- Documentary: "The Godfather Family" (SD, 75 minutes) - Still the centerpiece of the supplements, owners of the previous laserdisc and DVD sets of 'The Godfather' will undoubtedly be familiar with this extended look at the making of all three films (it was also shorn of some content and broadcast on various television outlets). Produced at the time of the production of 'The Godfather Part III,' "A Look Inside" is a rather plotty and thus sometimes frustrating piece that attempts to cover a great many bases, not always successfully. Constantly contrasting the making of the first two installments with the concluding chapter of the trilogy, it jumps back and forth in time with a mix of film clips, production meetings with Coppola and his staff, rare rehearsal and production footage from all three films, and then-recent interviews with Al Pacino, Robert De Niro, Talia Shire, James Caan, Robert Duvall, Andy Garcia, and of course, Coppola and his crew. As a look at the development of the first two films, this is fascinating, though the editing can distract. Also, as this was produced as production on 'Part III' was concluding, it lacks a truly cohesive narrative arc, as well as a sense of reflection on the trilogy as a whole. Still, it remains a good, if dated, doc.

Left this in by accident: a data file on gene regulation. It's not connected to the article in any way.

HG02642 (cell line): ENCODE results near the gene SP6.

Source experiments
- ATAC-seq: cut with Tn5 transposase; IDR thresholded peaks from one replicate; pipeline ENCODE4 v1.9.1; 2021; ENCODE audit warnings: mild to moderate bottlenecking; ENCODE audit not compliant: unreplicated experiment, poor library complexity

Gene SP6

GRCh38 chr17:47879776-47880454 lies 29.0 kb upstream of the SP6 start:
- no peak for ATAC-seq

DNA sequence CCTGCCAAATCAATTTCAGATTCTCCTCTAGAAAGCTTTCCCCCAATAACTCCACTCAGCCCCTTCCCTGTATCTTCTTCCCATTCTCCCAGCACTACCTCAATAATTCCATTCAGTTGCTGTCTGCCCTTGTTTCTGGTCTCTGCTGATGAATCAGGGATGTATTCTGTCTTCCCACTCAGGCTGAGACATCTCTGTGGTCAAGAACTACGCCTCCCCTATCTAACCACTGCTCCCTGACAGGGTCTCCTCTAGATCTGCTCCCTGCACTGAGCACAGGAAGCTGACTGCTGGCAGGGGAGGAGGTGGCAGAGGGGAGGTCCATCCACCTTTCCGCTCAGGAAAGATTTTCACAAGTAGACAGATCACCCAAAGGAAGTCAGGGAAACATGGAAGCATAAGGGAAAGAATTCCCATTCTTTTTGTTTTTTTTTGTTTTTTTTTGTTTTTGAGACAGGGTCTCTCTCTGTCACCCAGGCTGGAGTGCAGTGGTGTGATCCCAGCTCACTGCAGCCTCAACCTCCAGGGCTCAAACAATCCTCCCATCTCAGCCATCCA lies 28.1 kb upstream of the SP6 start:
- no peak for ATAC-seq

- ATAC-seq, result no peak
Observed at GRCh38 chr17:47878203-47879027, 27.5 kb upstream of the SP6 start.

- "Behind the Scenes" Featurettes (SD) - There are no less than seven featurettes, each on a different aspect of the production.
First up is "The Locations Of The Godfather," a 6-minute guided tour of the series' many New York City locations with production designer Dean Tavoularis. Returning to the "scene of the crime" for the first time since the making of the films, Tavoularis gives good background on how he chose the various locations and contrasts storyboards with the final shots, and there are some nice stills and rough production footage thrown in for good measure.
"Francis Coppola's Notebook" (10 minutes) is Coppola discussing his extensive notation of the original novel and the screenplay, and the construction of his Godfather "master notebook." He then contrasts his working notes with the finished product, the complex design and blocking of four sequences, and the influence of the work of Hitchcock and other directors on the finished film.
"The Music Of the Godfather: features two separate featurettes, one on Francis' father Carmine Coppola, and the other on Nino Rota. The Coppola segment runs 4 minutes and features narration by Francis and rare footage of Carmine during scoring sessions for 'The Godfather Part III.' A nice, heartfelt remembrance, if somewhat slight. The Nino Rota segment is an audio taping of Coppola's first meeting with Rota in preparation for the score of the first Godfather, and it's quite a find. Rota plays Coppola some ideas for the score on the piano, which I doubt has ever been heard before by many. Though their conversation is hard to discern due to the rough quality of the audio, it is laid under a nice montage from the film, and runs just shy of 6 minutes.